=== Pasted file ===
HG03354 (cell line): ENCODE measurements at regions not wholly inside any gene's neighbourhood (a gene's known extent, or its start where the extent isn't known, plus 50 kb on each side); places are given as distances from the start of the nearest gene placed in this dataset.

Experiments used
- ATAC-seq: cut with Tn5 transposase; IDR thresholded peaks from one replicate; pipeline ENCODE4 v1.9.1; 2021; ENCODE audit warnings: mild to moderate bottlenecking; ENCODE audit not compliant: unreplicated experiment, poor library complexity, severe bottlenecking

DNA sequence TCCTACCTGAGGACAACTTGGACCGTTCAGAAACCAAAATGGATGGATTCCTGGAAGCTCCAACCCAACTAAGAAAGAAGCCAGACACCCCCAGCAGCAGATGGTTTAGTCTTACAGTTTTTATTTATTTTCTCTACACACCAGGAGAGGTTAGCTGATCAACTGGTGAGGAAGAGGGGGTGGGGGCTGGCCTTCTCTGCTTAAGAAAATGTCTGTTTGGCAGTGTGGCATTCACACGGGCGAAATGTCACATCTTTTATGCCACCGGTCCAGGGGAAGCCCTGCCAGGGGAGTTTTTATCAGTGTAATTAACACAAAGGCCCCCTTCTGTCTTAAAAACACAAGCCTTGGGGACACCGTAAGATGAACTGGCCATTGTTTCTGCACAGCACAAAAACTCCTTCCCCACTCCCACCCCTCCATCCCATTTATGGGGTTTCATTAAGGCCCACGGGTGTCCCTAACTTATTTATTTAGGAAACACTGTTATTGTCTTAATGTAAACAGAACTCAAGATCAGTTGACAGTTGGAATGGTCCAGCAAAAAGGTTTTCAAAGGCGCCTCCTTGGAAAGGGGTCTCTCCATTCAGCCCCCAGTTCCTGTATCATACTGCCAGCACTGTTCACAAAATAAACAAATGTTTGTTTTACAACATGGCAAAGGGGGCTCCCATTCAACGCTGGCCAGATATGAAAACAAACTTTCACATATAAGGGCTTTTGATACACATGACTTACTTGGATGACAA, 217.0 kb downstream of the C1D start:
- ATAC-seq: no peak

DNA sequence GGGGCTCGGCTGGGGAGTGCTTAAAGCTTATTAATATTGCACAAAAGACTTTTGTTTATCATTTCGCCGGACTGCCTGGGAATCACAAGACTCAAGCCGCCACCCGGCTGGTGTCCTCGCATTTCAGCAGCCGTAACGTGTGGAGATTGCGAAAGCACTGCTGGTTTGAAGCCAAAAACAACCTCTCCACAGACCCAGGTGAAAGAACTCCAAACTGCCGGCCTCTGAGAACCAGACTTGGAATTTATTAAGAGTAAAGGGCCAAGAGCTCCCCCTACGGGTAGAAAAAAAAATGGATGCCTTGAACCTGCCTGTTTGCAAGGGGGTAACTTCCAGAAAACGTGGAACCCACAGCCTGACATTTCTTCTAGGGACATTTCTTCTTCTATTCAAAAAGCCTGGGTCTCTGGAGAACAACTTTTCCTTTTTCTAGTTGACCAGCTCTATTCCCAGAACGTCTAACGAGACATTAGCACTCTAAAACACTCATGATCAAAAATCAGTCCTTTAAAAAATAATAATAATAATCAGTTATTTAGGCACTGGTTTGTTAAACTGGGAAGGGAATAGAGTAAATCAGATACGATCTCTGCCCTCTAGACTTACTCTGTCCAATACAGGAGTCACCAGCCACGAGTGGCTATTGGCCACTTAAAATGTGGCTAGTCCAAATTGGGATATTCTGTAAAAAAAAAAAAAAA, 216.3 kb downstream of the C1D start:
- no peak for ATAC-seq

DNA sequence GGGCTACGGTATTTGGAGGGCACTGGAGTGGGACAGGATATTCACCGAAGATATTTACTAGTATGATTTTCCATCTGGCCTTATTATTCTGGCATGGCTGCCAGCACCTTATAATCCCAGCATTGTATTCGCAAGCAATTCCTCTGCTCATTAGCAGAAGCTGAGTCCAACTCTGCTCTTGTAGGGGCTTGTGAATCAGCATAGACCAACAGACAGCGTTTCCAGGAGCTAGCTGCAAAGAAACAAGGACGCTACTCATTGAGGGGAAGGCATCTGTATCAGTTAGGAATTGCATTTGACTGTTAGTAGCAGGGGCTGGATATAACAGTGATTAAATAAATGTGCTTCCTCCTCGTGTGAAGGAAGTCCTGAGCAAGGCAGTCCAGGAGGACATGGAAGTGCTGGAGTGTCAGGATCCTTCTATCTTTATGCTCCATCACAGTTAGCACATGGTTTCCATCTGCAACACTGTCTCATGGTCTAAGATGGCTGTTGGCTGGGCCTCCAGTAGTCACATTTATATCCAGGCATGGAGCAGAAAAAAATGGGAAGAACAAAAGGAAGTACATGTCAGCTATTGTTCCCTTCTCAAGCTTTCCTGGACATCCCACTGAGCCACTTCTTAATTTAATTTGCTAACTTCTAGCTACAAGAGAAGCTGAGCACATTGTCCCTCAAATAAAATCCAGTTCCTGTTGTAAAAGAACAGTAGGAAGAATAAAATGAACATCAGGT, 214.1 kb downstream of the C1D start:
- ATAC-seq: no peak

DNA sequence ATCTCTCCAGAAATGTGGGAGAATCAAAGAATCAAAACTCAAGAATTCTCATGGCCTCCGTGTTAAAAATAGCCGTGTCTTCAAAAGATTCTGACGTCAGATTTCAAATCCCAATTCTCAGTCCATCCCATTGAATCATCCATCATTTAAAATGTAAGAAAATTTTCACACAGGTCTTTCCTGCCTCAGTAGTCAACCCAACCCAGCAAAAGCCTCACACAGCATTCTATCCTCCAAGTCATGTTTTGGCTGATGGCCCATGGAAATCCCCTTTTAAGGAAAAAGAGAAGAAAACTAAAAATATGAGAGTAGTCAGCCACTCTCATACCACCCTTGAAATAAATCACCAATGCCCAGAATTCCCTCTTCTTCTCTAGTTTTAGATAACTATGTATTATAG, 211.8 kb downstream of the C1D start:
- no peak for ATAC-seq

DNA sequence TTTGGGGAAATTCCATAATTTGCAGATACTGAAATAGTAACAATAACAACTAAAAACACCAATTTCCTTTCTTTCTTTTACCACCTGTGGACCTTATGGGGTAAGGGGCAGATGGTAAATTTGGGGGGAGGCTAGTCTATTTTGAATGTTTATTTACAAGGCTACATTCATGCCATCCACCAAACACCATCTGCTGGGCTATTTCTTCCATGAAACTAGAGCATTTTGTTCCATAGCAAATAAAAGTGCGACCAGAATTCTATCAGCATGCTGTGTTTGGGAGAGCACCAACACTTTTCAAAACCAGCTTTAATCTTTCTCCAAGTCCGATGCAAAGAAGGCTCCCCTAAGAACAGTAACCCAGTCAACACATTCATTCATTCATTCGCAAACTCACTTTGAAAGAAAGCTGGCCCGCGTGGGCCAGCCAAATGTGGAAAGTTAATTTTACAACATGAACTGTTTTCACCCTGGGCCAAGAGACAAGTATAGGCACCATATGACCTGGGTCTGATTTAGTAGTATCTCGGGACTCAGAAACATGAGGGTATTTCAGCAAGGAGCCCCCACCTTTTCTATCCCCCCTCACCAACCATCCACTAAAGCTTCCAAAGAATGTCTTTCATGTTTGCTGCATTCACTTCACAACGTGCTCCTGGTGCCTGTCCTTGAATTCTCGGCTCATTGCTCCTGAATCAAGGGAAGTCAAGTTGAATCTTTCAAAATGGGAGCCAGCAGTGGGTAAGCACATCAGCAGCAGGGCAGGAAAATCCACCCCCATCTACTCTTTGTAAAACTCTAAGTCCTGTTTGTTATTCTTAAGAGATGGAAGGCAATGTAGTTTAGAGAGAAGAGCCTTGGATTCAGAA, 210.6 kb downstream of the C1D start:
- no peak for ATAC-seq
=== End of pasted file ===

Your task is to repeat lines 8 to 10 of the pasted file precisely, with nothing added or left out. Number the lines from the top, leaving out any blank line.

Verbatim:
DNA sequence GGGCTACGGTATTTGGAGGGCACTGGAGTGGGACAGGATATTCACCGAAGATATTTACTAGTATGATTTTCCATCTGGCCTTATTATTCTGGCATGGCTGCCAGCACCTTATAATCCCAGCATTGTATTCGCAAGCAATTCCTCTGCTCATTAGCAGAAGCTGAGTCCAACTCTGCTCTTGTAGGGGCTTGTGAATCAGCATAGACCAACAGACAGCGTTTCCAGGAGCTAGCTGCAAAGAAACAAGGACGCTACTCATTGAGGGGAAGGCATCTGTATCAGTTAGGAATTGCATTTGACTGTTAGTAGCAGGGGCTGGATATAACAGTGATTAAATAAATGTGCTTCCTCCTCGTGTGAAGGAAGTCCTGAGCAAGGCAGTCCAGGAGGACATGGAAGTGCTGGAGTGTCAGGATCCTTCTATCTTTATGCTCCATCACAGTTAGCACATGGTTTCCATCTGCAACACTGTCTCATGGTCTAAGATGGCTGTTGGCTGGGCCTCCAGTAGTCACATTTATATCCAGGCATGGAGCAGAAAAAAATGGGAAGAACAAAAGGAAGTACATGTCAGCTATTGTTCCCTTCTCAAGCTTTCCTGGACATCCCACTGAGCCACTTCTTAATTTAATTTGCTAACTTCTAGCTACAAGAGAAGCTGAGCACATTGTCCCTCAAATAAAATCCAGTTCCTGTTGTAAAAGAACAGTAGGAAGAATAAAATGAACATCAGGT, 214.1 kb downstream of the C1D start:
- ATAC-seq: no peak

DNA sequence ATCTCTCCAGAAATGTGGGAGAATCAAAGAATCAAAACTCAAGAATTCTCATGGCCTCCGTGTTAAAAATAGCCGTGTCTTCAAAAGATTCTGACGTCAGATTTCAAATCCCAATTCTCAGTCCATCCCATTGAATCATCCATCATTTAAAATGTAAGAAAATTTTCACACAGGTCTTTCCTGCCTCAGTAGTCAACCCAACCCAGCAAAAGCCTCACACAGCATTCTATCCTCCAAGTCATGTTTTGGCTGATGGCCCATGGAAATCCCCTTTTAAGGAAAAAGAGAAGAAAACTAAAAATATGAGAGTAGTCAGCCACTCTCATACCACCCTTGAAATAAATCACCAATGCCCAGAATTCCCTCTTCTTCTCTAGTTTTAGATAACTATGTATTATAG, 211.8 kb downstream of the C1D start: